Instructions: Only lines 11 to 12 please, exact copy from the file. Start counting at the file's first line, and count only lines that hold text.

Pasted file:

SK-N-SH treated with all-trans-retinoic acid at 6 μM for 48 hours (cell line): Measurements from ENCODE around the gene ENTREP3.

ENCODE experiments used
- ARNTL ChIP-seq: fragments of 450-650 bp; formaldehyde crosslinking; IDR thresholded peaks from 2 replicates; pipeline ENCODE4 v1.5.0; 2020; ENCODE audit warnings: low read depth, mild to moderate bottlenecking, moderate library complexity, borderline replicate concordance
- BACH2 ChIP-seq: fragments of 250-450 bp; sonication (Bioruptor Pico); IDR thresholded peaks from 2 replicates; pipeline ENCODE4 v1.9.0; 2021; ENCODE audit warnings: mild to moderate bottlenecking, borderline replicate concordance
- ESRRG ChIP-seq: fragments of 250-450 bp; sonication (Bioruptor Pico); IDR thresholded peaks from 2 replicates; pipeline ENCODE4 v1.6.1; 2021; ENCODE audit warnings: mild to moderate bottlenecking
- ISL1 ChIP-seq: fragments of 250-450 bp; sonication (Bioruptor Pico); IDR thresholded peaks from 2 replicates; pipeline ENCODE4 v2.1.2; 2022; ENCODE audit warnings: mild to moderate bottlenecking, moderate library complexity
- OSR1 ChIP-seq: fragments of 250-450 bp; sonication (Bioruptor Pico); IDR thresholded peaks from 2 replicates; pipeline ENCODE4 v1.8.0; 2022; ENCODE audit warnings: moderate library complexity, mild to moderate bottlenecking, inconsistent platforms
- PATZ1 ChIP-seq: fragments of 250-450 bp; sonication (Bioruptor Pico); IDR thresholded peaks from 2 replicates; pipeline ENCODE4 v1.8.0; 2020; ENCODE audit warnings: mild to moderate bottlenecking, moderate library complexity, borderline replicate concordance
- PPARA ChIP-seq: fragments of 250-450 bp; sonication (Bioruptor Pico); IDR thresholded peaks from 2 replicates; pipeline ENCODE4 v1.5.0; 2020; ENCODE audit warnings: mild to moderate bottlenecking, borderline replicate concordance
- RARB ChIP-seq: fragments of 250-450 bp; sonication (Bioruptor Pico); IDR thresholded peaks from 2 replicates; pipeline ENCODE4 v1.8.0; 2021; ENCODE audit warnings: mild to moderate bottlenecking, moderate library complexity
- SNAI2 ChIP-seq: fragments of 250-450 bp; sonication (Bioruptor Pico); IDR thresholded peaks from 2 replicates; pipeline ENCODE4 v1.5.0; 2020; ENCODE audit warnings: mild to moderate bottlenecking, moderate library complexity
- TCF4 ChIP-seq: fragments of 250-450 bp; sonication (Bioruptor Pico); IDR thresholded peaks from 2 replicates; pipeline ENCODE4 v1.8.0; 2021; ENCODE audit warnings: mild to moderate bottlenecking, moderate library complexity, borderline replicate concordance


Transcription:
- SNAI2 ChIP-seq: fragments of 250-450 bp; sonication (Bioruptor Pico); IDR thresholded peaks from 2 replicates; pipeline ENCODE4 v1.5.0; 2020; ENCODE audit warnings: mild to moderate bottlenecking, moderate library complexity
- TCF4 ChIP-seq: fragments of 250-450 bp; sonication (Bioruptor Pico); IDR thresholded peaks from 2 replicates; pipeline ENCODE4 v1.8.0; 2021; ENCODE audit warnings: mild to moderate bottlenecking, moderate library complexity, borderline replicate concordance